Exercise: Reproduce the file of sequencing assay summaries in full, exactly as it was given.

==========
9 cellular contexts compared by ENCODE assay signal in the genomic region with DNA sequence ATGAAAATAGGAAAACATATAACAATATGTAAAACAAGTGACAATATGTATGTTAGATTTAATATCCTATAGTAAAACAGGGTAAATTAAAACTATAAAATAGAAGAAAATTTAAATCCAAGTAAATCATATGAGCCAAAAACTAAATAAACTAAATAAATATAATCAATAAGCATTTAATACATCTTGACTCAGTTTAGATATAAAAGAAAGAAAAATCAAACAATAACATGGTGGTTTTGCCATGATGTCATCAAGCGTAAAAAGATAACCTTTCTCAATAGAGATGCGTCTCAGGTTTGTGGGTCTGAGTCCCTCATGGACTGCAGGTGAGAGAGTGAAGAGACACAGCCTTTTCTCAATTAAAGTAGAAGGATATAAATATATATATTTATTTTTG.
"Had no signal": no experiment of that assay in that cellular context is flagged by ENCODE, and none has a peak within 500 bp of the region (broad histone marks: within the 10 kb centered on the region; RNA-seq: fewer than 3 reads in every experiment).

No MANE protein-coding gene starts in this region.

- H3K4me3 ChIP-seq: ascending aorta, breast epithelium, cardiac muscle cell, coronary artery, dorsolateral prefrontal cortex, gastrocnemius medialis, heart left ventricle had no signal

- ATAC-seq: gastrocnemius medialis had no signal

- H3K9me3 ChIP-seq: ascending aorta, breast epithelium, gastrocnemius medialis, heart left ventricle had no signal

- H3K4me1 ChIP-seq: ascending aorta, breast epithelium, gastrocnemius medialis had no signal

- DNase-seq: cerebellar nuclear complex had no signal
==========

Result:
9 cellular contexts compared by ENCODE assay signal in the genomic region with DNA sequence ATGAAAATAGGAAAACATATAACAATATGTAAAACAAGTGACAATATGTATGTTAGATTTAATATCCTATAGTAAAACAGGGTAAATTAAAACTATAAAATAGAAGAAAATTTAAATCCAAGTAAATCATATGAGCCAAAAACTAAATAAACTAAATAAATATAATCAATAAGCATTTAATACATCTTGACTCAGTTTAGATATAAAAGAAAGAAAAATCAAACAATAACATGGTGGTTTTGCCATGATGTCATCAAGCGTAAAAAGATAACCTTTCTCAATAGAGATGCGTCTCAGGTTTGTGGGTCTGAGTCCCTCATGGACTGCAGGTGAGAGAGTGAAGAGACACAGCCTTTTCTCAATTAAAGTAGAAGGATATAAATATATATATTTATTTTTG.
"Had no signal": no experiment of that assay in that cellular context is flagged by ENCODE, and none has a peak within 500 bp of the region (broad histone marks: within the 10 kb centered on the region; RNA-seq: fewer than 3 reads in every experiment).

No MANE protein-coding gene starts in this region.

- H3K4me3 ChIP-seq: ascending aorta, breast epithelium, cardiac muscle cell, coronary artery, dorsolateral prefrontal cortex, gastrocnemius medialis, heart left ventricle had no signal

- ATAC-seq: gastrocnemius medialis had no signal

- H3K9me3 ChIP-seq: ascending aorta, breast epithelium, gastrocnemius medialis, heart left ventricle had no signal

- H3K4me1 ChIP-seq: ascending aorta, breast epithelium, gastrocnemius medialis had no signal

- DNase-seq: cerebellar nuclear complex had no signal